Dance/NYC Dance Advancement Fund


218 East 18th Street, Ground Floor
New York, NY 10003


Oct 04, 2021


Sep 07, 2021

Dance Advancement Fund. For metropolitan NYC area dance makers with operating budgets between $10,000 and $500,000. Application open Wed Aug 25 to Mon Oct 4 (6PM EST).
2022-2023 Dance Advancement Fund Overview
Table of Contents

All Dance/NYC Regranting Programs
2022-2023 Dance Advancement Fund
Fund Components
Application & Rubric
Get Help
Past Dance Advancement Funds
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Program Overview and Goals
Made possible by the generous support of the Ford Foundation and Howard Gilman Foundation, the purpose of the funding initiative is to address the inequitable distribution of resources in the dance field and advance its resilience and thriving.

Dance/NYC established the Dance Advancement Fund in 2017 to address the inequitable distribution of resources in the dance field, which was underscored by its research, 2016 State of NYC Dance and Workforce Demographics report, which shows that the smallest organizations demonstrate the greatest capacity to adapt and have workforces that better reflect the racial diversity and presence of disabled and immigrant people in New York City’s population than the workforces of larger organizations. The research also revealed that dance makers with annual budgets of less than $1 million comprise the lion’s share (84%) of total groups but have access to only 10% of the total revenue.

In 2020, Dance/NYC’s research study, Defining “Small-Budget” Dance Makers in a Changing Dance Ecology, further revealed that nearly all “small-budget” dance makers need funding for salaries/wages (95%) and general operations (93%), with more than half (56%) indicating that the salaries/wages category was the most critical funding need. These needs have only deepened over the course of the past year as the sector responds to the ongoing impacts of the COVID-19 pandemic, as revealed through Dance/NYC’s Coronavirus Dance Impact Informational Brief which found that individual dance workers were unable to meet their basic needs including housing, food, and medical and mental health resources. Similarly, dance making organizations expressed an inability to cover basic needs, including salaries/wages and rent. To date, and as a result of the pandemic, Dance/NYC has identified 22 dance and arts organizations that have permanently closed their doors with another 18% reporting closure as imminent. Of those facing permanent closure, 84% have budgets under $100K.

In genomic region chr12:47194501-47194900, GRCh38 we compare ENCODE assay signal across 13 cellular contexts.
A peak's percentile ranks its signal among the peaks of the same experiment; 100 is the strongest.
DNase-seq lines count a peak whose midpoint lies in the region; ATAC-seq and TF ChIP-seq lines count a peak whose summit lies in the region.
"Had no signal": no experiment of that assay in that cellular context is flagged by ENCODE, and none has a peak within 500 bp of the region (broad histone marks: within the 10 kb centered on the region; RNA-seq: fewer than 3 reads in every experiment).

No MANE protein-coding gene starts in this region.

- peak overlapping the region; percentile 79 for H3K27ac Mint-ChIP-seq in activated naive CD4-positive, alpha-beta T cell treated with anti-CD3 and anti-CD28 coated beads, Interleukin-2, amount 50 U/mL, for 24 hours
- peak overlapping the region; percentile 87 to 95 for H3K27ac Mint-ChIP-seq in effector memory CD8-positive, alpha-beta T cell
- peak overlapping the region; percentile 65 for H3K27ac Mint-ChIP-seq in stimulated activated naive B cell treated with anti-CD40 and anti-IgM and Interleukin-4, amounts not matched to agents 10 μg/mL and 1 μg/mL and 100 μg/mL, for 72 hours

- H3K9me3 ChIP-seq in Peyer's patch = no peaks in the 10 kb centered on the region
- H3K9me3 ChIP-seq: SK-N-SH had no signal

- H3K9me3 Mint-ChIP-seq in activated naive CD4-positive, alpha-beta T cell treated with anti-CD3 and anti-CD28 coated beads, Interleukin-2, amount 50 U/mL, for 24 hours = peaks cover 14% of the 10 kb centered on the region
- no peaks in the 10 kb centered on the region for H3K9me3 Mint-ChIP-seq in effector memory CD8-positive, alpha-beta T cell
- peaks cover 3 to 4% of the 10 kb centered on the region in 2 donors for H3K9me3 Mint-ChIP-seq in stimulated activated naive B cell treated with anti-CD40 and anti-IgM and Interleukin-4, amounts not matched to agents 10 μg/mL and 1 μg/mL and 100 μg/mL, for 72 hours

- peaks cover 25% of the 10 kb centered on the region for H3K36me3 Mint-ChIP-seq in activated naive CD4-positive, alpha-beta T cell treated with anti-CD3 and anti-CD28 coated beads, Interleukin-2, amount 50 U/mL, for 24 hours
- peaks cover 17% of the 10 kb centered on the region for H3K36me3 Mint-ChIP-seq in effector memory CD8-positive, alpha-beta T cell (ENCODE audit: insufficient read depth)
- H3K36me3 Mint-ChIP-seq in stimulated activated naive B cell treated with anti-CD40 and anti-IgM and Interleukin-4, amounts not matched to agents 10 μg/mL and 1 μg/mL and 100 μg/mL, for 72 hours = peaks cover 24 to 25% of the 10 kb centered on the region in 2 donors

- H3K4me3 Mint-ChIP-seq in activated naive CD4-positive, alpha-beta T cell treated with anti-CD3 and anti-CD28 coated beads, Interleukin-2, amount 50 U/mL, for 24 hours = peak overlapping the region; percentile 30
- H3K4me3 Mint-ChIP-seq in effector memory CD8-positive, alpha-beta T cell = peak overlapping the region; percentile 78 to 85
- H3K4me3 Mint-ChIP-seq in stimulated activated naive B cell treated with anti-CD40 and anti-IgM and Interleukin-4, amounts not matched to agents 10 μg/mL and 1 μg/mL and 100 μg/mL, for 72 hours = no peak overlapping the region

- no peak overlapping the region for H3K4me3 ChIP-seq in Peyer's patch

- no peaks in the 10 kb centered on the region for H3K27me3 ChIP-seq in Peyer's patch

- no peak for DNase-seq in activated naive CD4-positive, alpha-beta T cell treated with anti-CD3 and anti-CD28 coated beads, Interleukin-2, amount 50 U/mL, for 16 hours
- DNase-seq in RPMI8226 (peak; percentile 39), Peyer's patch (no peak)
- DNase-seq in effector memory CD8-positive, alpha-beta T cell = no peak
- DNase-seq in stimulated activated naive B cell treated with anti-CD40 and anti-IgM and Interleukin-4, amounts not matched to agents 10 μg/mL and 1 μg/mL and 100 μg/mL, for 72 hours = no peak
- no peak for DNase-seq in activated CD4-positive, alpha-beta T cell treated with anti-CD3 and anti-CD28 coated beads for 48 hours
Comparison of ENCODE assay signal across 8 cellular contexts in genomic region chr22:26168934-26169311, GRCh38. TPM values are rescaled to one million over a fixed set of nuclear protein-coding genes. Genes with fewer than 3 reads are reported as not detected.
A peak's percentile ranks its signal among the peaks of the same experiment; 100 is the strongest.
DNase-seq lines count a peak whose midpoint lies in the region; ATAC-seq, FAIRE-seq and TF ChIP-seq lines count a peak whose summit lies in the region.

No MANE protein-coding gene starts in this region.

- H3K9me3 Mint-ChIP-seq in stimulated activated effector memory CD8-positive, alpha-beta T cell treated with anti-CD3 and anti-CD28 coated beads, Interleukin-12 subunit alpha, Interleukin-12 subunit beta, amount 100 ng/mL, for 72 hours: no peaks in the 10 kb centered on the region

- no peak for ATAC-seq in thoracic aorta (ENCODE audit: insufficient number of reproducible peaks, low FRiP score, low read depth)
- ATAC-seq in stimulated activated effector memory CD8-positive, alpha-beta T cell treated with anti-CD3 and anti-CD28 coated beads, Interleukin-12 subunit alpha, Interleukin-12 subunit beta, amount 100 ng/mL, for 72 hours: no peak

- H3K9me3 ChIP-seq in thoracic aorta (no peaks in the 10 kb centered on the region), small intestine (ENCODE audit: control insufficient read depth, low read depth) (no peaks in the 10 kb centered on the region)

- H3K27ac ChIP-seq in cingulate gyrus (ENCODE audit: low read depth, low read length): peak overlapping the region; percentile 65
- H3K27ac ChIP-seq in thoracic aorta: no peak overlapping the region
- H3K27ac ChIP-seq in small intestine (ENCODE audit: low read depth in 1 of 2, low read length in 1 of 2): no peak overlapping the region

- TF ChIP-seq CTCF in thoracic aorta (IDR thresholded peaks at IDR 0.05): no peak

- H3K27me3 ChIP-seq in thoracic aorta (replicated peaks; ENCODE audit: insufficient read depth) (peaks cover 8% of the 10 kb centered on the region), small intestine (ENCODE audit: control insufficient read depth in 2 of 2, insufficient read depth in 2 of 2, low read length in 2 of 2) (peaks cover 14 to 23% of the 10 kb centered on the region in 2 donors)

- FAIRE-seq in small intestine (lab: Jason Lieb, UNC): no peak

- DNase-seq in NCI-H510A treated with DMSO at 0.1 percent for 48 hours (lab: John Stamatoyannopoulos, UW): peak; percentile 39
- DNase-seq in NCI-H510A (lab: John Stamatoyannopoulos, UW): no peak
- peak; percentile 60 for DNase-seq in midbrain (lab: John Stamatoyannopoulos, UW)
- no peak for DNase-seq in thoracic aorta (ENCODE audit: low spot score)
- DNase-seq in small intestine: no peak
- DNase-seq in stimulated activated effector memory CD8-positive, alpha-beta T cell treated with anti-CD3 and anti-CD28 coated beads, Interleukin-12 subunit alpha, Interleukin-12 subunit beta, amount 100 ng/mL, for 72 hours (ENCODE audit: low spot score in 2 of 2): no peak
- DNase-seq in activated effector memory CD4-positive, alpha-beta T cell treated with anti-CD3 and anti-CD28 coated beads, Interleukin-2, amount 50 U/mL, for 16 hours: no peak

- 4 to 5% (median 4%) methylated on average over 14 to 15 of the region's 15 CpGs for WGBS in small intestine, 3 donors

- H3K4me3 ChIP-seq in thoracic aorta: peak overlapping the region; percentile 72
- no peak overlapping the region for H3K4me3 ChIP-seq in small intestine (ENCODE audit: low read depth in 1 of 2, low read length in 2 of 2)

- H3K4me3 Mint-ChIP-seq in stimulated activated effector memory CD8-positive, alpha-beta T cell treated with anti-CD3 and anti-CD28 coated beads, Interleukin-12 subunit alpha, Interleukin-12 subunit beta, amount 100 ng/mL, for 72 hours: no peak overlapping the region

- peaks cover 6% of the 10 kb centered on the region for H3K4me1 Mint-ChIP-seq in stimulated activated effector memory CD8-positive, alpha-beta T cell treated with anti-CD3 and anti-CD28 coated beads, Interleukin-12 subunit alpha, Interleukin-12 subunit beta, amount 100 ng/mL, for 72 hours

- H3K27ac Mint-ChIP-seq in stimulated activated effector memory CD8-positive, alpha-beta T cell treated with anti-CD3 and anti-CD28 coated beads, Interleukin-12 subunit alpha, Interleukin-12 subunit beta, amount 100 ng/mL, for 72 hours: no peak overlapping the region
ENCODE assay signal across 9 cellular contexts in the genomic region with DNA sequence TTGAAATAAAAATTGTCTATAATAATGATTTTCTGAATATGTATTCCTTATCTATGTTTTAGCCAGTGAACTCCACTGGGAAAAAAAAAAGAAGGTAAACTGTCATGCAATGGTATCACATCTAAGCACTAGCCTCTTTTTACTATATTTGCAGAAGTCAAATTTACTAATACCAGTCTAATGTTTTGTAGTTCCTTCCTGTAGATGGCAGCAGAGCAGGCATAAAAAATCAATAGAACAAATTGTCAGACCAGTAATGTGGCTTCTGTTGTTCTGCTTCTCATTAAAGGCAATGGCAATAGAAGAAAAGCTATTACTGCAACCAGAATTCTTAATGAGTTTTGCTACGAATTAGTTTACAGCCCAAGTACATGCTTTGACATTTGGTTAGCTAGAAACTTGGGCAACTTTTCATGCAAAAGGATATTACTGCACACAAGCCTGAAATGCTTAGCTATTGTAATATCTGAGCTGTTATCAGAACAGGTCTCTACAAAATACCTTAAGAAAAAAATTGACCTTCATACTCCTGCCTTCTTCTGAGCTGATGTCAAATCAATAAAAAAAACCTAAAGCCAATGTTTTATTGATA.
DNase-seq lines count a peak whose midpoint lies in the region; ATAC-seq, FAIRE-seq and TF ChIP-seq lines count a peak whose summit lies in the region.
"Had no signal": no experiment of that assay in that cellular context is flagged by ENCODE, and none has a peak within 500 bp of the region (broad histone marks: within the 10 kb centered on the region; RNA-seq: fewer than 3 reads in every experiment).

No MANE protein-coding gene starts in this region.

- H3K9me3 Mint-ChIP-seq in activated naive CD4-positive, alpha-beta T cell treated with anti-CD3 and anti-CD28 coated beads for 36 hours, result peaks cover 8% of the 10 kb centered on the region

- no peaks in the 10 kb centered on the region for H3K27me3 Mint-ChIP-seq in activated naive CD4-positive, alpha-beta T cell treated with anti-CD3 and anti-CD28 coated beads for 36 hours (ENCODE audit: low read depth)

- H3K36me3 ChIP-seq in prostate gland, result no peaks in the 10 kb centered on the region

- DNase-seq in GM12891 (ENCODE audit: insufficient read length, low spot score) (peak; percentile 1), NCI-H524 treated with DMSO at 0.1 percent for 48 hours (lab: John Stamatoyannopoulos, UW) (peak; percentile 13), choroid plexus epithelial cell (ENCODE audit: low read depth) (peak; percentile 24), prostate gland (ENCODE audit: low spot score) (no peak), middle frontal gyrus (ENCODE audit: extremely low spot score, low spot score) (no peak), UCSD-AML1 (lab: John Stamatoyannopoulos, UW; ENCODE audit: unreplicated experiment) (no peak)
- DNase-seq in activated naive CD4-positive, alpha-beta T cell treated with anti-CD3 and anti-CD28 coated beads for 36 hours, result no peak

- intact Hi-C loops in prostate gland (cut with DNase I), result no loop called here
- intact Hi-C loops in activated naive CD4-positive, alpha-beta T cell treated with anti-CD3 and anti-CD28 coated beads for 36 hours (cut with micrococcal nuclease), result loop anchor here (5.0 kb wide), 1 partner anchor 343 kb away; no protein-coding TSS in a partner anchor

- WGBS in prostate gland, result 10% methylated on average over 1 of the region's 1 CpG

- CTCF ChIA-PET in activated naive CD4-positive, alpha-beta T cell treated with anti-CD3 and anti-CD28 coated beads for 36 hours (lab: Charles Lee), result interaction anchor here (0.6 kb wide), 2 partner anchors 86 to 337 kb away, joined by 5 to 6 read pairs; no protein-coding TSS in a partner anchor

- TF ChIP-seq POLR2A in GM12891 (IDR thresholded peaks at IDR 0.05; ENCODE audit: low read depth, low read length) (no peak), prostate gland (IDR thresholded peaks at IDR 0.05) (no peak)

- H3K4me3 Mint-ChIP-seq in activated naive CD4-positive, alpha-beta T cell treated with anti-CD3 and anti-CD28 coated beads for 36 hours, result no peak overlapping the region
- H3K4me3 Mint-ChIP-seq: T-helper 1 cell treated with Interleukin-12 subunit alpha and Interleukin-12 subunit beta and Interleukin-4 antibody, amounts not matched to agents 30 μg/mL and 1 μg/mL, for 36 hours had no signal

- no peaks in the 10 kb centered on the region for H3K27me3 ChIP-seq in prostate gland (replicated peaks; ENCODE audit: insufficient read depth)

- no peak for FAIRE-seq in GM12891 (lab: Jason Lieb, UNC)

As of 2021, the Dance Advancement Fund has provided $800,000 in general operating support to 45 unique dance making organizations and groups with budgets under $1 million across two grant cycles. As Dance/NYC moves into the third iteration of the program, it will distribute $900,000 over the course of the grant period to 35-50 dance makers with the goals to:

Address the long-term impacts of systems of oppression as manifested through white supremacy and the ongoing COVID-19 pandemic;
Advance economic justice in the dance field by continuing to fill gaps in the availability of resources where they are most needed; and
Address the critical need for consistent financial and knowledge-based support that will allow dance making organizations to move into a state of thriving.

For Dance/NYC, thriving dance makers have the resources to make dance with dignity, defined as the ability to:

Pay dignified wages to all dance workers and collaborators who engage in the ideation, creation, execution, performance, and distribution of their artistic works;
Remain generative artists, defined as the creation of new works and/or the sustaining, archiving, performance, and preservation of repertory and/or legacy works; and
Work in accountability and healthy interdependent relationships with their collaborators, audiences, local communities, and the field.
Dance/NYC’s definition of thriving is a reflection of its ongoing dialogue with current and former Dance Advancement Fund grantees. It is also only one definition of the many manifestations and iterations that thriving can embody for dance makers in the field.